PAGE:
Program

Overview: 

The aim of the IRACDA program, as explained by NIGMS, is to “develop a diverse group of highly trained scientists to address the nation’s biomedical research needs.” More information about the national program is here.

The overall goal of the University of Michigan IRACDA program “Diversifying the Future Academic Workforce in STEM” (Science/ Technology/ Engineering/ Math) is an innovative training program that brings together faculty from the Medical School; College of  Engineering (CoE); College of Literature, Science and the Arts (LSA); and the School of Dentistry with the goal of training and preparing a diverse group of biomedical scientists to lead successful and independent academic research and teaching careers. Building upon the more than 200-year history of world-class research and education, this training program prepares a new generation of scientist-educators with the skills and experience they require to be effective and successful faculty members that will serve diverse students and promote equitable and inclusive education.

At the same time, through interactions with our partner institutions, Henry Ford College and Wayne County Community College District, we work to inspire a cohort of undergraduate students to pursue science and engineering careers that are vital to both our local and the national economy.  We recruit a diverse and talented group of IRACDA fellows and provide them with exceptional, mentored teaching and research experiences.  These fellows, as did our initial group, can then successfully move on to scientific and academic careers.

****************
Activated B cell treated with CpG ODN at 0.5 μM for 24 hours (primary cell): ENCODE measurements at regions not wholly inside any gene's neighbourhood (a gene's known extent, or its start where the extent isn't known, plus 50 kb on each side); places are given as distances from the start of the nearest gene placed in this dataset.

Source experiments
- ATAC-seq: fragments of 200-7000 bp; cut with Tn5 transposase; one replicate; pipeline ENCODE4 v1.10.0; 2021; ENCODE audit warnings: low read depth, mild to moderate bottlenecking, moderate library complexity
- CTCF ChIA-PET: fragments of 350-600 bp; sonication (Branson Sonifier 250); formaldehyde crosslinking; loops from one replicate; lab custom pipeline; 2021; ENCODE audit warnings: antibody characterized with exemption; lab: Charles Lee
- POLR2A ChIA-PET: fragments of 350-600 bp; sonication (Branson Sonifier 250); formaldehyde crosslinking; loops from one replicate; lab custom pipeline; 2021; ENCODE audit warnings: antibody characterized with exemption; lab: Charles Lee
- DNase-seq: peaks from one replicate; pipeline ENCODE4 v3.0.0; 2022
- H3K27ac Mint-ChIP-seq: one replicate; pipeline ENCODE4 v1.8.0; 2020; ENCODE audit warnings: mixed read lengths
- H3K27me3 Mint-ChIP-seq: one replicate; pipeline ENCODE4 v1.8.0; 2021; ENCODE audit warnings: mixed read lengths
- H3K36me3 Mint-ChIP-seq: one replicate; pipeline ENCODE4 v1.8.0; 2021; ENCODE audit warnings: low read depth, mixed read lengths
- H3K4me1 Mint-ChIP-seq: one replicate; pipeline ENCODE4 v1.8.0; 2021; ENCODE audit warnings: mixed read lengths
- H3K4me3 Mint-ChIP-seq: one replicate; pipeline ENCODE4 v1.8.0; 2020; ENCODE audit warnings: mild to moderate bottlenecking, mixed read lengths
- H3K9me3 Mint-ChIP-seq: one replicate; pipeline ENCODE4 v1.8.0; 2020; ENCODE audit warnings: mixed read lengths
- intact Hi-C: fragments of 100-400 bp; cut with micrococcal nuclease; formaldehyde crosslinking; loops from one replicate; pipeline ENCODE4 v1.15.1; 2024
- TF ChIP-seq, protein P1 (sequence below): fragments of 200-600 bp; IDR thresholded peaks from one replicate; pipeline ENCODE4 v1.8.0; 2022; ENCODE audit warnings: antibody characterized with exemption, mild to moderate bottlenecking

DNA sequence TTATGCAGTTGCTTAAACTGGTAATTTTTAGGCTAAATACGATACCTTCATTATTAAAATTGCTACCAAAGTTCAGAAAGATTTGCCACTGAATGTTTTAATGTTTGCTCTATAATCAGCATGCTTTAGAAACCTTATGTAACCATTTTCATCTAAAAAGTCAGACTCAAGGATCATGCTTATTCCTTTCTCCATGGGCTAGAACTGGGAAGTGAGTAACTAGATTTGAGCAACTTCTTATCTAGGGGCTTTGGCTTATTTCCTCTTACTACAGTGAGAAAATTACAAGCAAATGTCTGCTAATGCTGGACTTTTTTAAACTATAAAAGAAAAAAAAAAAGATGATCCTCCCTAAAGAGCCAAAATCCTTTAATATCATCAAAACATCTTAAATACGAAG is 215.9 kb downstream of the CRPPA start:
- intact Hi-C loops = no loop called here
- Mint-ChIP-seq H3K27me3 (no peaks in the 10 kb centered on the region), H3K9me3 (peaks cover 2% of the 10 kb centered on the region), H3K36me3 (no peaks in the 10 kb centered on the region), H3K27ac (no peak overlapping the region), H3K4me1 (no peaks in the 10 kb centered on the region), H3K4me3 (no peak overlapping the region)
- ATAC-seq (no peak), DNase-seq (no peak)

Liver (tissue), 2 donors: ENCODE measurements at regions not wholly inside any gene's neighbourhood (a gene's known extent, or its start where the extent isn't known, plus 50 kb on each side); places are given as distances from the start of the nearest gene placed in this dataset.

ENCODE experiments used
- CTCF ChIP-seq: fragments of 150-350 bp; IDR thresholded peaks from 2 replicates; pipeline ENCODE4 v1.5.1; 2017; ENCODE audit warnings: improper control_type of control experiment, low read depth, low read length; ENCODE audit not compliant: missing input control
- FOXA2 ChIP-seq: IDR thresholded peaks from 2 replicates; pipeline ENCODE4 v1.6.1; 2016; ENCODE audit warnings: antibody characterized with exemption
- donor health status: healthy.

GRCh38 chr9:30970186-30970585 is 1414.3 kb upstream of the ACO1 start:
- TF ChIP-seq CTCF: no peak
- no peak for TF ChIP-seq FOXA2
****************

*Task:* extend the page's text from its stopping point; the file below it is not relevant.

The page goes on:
The postdoctoral fellows, who are specialists in various fields of science, engineering, medicine and related computational/analytical disciplines, hone their teaching skills with the help of partner-college faculty mentors over the course of four years. By planning and teaching a course with their teaching mentors, the postdocs gain the necessary preparation to teach and mentor students when they obtain their first faculty jobs.

Meanwhile, the partner-college students receive team-based teaching from the U-M postdoc and the partner college’s faculty member in their science and engineering classes. These interactions provides students the chance to learn about scientific careers directly from a working research scientist, and to apply for summer research experiences working with the postdoctoral fellows at U-M.

A major aim of the program is to address a longstanding lack of diversity in scientific careers. Both colleges in the Michigan partnership have a high percentage of students from backgrounds underrepresented in science. As such, an essential criteria for selecting U-M postdoctoral fellows is a commitment to careers working with such students.  (Michigan Medicine Blog)

Who can apply?

  • US Citizen or Permanent resident 
  • Graduate or near graduate of Ph.D. program in Science, Technology. Engineering, or Medicine.
  • Interesting in pursuing a career path in Academia.

Sample Training Timeline:   The actual progression of work in the training program is flexible, in order to best foster growth of those mentored by the program. 

Year 1
(IRACDA supported)
Year 2
(IRACDA supported)
Year 3
(IRACDA supported)
Year 4
(optional, research mentor supported)

Identify a teaching mentor at a partner institution based on subject area expertise.

Create a training plan with mentor, including observation and guest lecturing.